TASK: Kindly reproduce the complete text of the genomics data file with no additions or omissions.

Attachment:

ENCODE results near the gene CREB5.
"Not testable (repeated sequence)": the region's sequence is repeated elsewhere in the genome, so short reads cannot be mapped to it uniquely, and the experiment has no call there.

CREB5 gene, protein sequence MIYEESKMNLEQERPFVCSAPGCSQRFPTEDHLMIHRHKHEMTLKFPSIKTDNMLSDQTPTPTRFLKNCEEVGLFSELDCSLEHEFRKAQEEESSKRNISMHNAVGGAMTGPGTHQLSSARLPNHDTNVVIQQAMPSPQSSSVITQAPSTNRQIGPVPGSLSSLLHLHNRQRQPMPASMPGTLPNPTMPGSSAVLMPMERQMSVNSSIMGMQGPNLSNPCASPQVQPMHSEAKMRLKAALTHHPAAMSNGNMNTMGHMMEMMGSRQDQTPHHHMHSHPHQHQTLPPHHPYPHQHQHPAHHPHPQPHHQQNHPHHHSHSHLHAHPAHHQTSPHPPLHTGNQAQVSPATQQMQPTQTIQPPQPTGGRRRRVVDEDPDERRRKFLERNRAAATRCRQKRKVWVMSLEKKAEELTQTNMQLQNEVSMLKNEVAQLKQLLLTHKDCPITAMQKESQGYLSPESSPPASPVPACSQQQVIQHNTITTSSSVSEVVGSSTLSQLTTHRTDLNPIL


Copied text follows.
ENCODE results near the gene CREB5.
"Not testable (repeated sequence)": the region's sequence is repeated elsewhere in the genome, so short reads cannot be mapped to it uniquely, and the experiment has no call there.

CREB5 gene, protein sequence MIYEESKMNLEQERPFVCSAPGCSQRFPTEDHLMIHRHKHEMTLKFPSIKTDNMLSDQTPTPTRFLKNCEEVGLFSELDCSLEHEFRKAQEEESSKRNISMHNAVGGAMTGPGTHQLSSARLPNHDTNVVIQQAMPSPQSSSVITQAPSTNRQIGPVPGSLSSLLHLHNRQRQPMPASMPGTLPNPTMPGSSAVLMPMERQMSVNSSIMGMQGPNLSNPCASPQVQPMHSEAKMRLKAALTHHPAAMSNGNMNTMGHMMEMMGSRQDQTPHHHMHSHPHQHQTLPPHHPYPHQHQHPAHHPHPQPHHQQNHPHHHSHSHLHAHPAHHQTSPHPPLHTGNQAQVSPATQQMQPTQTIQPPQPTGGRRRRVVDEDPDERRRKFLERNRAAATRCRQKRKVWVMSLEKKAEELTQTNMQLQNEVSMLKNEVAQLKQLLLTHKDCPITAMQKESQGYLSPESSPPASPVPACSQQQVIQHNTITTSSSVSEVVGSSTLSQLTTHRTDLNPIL